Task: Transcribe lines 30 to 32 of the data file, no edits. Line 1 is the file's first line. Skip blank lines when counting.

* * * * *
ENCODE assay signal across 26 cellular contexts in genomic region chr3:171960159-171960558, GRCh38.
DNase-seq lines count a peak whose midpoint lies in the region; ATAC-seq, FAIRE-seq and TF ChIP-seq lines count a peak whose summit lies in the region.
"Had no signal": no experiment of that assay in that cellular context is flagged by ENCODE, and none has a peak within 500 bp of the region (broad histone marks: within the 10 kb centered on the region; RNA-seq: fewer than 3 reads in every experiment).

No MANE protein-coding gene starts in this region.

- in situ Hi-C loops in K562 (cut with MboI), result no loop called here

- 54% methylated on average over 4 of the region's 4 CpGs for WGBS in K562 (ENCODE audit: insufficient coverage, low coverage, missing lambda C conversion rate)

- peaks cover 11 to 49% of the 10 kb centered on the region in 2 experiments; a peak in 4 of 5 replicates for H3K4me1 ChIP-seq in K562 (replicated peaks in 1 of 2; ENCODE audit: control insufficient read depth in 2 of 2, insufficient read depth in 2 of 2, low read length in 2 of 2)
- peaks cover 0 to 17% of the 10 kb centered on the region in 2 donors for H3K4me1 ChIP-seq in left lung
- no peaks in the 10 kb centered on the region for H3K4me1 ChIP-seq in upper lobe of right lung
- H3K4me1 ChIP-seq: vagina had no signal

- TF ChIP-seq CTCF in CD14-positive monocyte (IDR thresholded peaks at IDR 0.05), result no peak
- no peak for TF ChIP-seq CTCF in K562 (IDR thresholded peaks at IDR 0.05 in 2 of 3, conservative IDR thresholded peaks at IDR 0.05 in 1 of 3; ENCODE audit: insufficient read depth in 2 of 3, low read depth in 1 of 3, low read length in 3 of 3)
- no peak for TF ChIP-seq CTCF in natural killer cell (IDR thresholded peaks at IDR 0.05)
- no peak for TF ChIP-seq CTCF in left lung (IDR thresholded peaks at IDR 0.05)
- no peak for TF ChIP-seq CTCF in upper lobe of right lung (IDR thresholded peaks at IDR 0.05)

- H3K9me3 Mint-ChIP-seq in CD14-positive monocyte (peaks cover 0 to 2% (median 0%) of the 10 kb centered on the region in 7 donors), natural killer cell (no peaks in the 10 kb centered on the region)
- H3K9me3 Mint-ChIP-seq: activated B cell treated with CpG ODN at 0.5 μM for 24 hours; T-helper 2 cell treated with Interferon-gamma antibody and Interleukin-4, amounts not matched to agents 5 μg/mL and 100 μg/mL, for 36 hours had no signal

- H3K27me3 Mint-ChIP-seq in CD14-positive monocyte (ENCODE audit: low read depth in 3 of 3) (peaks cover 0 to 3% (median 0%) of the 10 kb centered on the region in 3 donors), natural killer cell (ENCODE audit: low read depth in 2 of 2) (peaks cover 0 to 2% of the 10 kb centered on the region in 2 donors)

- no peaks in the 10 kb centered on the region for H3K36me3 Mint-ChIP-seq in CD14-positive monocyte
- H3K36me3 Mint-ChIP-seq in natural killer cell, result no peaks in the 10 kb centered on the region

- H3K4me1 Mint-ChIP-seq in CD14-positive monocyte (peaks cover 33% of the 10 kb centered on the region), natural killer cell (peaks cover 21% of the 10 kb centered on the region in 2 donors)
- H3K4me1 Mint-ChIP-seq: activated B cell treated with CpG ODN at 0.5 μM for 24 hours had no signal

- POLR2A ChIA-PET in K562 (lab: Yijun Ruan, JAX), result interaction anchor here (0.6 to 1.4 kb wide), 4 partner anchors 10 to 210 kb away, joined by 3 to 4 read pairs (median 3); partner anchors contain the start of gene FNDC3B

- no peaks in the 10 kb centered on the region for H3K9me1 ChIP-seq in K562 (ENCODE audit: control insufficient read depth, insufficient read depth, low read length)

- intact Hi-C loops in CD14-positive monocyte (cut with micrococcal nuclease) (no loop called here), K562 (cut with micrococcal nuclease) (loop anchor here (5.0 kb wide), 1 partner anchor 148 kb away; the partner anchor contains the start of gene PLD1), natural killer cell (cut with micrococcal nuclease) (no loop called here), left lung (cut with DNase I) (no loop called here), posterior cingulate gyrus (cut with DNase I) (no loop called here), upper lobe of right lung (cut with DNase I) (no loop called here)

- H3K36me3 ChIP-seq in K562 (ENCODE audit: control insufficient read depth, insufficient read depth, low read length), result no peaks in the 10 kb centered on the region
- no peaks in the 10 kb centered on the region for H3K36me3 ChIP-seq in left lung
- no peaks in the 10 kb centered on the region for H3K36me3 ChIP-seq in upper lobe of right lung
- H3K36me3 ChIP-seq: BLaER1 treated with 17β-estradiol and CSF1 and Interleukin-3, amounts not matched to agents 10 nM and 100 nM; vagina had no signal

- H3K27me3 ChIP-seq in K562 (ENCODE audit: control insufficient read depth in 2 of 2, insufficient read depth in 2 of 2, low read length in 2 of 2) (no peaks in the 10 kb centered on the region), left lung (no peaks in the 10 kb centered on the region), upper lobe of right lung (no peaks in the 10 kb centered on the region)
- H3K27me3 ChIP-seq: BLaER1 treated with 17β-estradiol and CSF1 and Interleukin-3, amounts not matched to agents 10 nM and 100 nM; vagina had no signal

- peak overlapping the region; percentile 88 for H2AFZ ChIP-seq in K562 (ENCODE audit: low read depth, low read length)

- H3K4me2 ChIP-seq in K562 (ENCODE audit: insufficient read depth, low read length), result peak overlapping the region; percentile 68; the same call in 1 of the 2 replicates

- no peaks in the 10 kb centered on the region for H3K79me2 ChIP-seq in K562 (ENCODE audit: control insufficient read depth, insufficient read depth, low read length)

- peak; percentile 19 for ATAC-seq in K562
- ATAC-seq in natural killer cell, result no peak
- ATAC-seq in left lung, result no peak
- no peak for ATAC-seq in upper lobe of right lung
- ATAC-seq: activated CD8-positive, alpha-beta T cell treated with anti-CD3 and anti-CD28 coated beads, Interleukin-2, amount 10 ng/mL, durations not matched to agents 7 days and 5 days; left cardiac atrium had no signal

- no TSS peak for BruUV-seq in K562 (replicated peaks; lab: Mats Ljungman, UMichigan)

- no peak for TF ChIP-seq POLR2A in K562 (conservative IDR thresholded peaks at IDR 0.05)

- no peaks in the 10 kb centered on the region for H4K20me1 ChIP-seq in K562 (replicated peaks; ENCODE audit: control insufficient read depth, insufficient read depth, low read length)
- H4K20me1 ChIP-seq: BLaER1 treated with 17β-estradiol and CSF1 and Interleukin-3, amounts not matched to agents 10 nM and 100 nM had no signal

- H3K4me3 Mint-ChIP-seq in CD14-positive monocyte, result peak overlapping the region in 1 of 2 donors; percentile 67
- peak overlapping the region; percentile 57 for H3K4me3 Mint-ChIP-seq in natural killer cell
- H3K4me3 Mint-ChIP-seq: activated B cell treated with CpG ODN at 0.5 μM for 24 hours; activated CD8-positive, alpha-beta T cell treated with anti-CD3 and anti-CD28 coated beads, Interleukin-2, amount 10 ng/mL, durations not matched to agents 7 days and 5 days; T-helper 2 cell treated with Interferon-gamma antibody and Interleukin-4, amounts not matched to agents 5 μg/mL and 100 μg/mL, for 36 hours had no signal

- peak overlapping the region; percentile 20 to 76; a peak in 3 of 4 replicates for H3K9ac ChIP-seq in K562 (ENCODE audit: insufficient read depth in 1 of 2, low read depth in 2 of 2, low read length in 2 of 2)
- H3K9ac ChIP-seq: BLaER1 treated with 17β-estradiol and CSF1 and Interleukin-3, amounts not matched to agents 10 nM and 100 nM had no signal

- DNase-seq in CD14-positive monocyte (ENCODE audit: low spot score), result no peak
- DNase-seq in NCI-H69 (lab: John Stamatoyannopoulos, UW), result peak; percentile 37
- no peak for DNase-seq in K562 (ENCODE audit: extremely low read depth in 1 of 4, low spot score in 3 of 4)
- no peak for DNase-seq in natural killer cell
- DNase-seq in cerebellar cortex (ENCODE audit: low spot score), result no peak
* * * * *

- H3K27me3 ChIP-seq in K562 (ENCODE audit: control insufficient read depth in 2 of 2, insufficient read depth in 2 of 2, low read length in 2 of 2) (no peaks in the 10 kb centered on the region), left lung (no peaks in the 10 kb centered on the region), upper lobe of right lung (no peaks in the 10 kb centered on the region)
- H3K27me3 ChIP-seq: BLaER1 treated with 17β-estradiol and CSF1 and Interleukin-3, amounts not matched to agents 10 nM and 100 nM; vagina had no signal

- peak overlapping the region; percentile 88 for H2AFZ ChIP-seq in K562 (ENCODE audit: low read depth, low read length)